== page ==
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multiple files in MSVC++

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Hi all, I''m trying to get VC++ so that it compiles multi-file projects with only one decleration of constants and headers and as of yet, have had no luck. To clarify what i''m working towards, here is some working test code and the revised test code showing how I''d rather have it structured. The test project contains main.cpp, functions.cpp, globals.h, and prototypes.h. Working code: //in main.cpp: #include #include "globals.h" #include "prototypes.h" int main() { world(); bye(); cout << "number = " << NUMBER << endl; return 0; } //in globals.h: #ifndef _GLOBALS_H_ #define _GLOBALS_H_ #define NUMBER 1 #endif //in prototypes.h: #ifndef _PROTOTYPES_H_ #define _PROTOTYPES_H_ void world(); void bye(); #endif //in functions.cpp #include #include "globals.h" void world() { cout << "hello world" << endl; } void bye() { cout << "goodbye " << NUMBER << endl; } //revised functions.cpp void world() { cout << "hello world" << endl; } void bye() { cout << "goodbye " << NUMBER << endl; } If you''ll notice, the change i''m trying to make is taking #include and #include "globals.h" OUT of functions.cpp which seems like it would work since they should be global. However, it does not. If i take these two headers out i get compiler errors stating that cout is an undeclared identifier, << is illegal, NUMBER is an undeclared identifier, and endl is an undeclared identifier, in functions.cpp. I''ve tried doing this as a project and by just opening main.cpp and compiling it, letting VC++ assign a default project for compilation. Neither work. I''m surprised that making these changes doesn''t work in VC++...it works fine in gcc and g++. Anyway, any help is greatly appreciated. Thanks, Crimson

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(A file with the .h extention or no extension is a header file, and a file with the .cpp extension is a source file.)

In C++, you must define things before you can use them. The purpose of a header file is to insert definitions of constants and function prototypes into source files, so that those source files can use the things referred to by the header file.

Only source files are compiled; header files are just text that are inserted into the source files by the preprocessor just before compilation.

Here is how your main.cpp file looks after preprocessing:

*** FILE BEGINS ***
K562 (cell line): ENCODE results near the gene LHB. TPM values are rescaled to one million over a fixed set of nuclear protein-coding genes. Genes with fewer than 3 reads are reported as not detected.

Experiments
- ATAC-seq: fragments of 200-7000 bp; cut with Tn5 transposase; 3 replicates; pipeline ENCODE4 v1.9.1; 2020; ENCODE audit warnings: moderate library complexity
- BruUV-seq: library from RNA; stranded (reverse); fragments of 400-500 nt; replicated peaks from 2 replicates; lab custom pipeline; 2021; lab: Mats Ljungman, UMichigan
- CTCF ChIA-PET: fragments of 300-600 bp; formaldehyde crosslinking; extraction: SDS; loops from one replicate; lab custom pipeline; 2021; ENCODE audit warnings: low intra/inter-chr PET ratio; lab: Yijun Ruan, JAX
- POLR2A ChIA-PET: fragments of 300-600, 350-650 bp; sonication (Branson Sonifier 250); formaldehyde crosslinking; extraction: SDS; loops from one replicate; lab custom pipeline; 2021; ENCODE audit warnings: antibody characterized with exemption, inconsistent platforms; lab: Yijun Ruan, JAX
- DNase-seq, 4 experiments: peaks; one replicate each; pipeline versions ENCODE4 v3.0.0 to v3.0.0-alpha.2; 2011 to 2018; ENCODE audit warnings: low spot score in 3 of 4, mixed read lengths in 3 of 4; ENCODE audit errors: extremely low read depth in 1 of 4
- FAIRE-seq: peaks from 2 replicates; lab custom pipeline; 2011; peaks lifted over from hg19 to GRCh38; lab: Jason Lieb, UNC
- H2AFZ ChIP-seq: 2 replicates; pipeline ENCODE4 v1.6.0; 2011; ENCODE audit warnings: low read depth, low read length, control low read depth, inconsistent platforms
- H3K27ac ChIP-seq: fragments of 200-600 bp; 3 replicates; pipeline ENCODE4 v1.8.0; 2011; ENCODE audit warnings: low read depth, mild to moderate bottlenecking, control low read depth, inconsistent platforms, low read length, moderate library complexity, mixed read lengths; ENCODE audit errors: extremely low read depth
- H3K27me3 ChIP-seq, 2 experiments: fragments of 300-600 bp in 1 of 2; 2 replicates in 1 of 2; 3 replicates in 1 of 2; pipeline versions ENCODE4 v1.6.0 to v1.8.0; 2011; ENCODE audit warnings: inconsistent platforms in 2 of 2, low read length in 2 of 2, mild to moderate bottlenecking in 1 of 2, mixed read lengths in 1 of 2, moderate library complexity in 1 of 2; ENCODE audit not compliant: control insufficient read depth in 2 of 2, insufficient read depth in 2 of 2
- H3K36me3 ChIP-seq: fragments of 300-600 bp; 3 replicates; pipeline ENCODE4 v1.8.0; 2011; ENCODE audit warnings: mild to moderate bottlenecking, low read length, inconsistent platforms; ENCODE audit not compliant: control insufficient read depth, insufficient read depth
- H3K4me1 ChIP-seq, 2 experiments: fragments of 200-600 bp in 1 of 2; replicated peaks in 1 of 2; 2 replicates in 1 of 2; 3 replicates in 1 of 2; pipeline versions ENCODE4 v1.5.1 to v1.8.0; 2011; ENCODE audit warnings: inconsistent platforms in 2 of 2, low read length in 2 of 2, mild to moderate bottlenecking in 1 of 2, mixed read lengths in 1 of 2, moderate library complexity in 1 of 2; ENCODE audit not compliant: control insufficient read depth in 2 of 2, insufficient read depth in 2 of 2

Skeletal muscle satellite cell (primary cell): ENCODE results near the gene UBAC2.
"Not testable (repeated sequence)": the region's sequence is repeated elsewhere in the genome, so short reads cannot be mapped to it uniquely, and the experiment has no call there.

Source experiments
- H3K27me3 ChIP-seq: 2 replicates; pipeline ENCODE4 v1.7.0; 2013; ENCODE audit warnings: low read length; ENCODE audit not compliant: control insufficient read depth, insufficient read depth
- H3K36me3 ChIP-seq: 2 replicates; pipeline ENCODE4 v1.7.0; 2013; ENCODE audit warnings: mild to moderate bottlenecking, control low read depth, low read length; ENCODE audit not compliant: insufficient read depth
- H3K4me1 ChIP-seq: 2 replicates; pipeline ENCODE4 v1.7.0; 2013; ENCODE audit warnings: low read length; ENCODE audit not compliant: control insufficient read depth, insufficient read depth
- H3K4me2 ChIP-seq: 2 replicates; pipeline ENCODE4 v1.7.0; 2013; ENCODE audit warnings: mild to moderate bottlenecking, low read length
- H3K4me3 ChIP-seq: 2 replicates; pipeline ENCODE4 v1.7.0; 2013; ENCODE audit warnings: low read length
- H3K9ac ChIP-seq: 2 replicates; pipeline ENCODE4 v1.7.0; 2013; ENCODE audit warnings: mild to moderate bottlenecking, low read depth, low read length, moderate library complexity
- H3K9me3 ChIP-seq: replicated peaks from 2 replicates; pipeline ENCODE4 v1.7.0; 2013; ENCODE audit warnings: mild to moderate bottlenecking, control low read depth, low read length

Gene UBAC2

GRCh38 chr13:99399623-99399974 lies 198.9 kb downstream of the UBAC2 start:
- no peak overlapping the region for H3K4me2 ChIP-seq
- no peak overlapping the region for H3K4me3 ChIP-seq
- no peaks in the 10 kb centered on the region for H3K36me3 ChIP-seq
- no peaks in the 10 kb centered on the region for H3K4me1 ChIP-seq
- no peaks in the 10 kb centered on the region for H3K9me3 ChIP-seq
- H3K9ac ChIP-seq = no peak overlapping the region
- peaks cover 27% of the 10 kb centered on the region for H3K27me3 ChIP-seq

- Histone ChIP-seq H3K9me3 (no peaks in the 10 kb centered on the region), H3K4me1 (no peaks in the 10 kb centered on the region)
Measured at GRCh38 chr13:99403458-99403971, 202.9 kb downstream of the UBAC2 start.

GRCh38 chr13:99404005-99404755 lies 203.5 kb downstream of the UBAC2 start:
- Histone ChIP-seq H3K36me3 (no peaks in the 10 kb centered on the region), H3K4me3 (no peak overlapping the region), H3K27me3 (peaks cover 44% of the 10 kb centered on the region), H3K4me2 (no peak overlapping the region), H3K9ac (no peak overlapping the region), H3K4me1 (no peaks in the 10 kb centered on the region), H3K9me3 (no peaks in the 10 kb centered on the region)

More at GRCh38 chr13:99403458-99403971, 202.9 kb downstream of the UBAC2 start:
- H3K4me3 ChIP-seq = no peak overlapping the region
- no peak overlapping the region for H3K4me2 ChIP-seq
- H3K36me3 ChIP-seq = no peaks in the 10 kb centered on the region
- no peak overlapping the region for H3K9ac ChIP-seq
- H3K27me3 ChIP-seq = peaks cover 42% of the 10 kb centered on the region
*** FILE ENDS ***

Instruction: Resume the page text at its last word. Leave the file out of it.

// Text inserted from globals.h:
// (nothing after preprocessing)

// Text inserted from prototypes.h:
void world();
void bye();

int main()
{
world();
bye();
cout << "number = " << 1 << endl;
return 0;
}


As you can see, all directives have been eliminated, the text substitutions indicated by #define have been performed, and the text insertions indicated by #include have also been performed.

The function prototypes tell the compiler what the type of the function is; in other words how many parameters it takes, what type each of the parameters is, what the return value type is, how the function is to be called, and so on - all the details necessary for the compiler to generate machine code to call the function.

The #define statement simply tells the compiler to replace all following instances of "NUMBER" with "1". That is why "1" appears to be hard-coded after preprocessing.

What I am saying is that in C++ nothing is "global" in the sense that you can automatically use it anywhere without including a header file.

That is why your functions.cpp file (shown after preprocessing) will not work:

void world()
{
cout << "hello world" << endl;
}

void bye()
{
cout << "goodbye " << NUMBER << endl;
}


The compiler will tell you that "NUMBER" was never defined, since you did not include the header file that defined "NUMBER". It will also tell you that "cout" and "endl" are undefined because you did not include the header file that defines those symbols (names).

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